Robert Dallek: Barack Obama will never become one of America’s forgotten presidents

Roundup: Historians' Take

[Robert Dallek is the author of several presidential studies, including books on John Kennedy, Lyndon Johnson, Richard Nixon, and, most recently, Harry Truman.]

In 1888, Republican Benjamin Harrison, who lost the popular vote to Grover Cleveland, but won the deciding electoral vote, declared that Providence had dictated his elevation to the highest office.

Providence indeed, a Republican Party boss sniffed, confiding that the new president "would never know how many people were compelled to approach the gates of the penitentiary to put him in that office".

Today, it is doubtful that more than a handful of Americans would know anything at all about Harrison, his election or what he did as president. Nor would most voters know much, if anything, about other more recent presidencies.

Occasionally, however, we get a landmark election that resonates for years. Barack Obama's victory was one of those moments. The first African American to win the presidency, the second youngest man ever elected to a first term (only John Kennedy was younger), and the largest voter turnout in decades add up to much more than a passing mention in the history books.

Of course, if Obama were to prove a great bust - an orator without a ground-breaking programme or the wherewithal to put across more than just the most commonplace legislative and foreign policy initiatives - he'd become another one of the many forgotten presidents, or at best an asterisk as the country's first black chief executive.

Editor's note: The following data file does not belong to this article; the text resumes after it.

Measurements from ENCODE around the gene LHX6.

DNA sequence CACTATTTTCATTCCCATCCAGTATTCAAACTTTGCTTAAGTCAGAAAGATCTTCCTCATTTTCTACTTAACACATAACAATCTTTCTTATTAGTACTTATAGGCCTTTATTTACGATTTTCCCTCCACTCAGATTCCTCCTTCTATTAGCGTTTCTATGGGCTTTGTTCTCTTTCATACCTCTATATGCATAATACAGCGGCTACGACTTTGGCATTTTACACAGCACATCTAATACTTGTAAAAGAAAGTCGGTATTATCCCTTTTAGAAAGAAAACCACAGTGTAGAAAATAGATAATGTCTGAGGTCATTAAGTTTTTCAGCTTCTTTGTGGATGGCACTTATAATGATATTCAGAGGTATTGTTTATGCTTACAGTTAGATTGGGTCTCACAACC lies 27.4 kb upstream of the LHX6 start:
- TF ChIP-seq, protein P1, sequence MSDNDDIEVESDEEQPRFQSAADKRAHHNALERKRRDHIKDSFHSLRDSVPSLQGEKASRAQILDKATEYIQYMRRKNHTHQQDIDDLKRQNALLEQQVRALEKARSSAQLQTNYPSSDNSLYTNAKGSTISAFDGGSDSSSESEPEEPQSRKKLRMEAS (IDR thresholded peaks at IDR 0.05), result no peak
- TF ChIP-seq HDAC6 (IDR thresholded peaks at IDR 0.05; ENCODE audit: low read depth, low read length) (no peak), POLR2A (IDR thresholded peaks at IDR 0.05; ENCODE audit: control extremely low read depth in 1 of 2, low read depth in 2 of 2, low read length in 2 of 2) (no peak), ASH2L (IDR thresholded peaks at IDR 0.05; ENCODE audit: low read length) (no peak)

I'm betting otherwise. Like Theodore Roosevelt, Woodrow Wilson, Franklin D.Roosevelt, Harry Truman, John F.Kennedy, and Ronald Reagan - the most memorable of the 18 presidents who served in the last century - Obama seems likely to become an unforgettable personality who presided over a transforming administration.

All those presidents made themselves into household names by the power of their rhetoric and larger-than-life characters.

All of them had the gift of gab: Theodore Roosevelt used what he called the "bully pulpit" to bring Americans to his side, while Wilson gave speeches which some said were so lyrical that you could have danced to them.

FDR's "fireside chats" on the radio remain a yardstick for every aspiring politician to measure themselves against; Truman's "Give'em hell Harry" 1948 campaign stands as a model of how the spoken word can convert reluctant voters. JFK's brilliantly crafted inauguration speech and live televised press conferences have kept him in the country's memory for almost five decades; more recently, Reagan's charm and ability to reach mass audiences made him "the Great Communicator."

There is no better example of the power of presidential personality than the anecdote about the woman who stopped Eleanor Roosevelt on the street after FDR's death to say: "I miss the way your husband used to speak to me about my government."...
Read entire article at Telegraph (UK)

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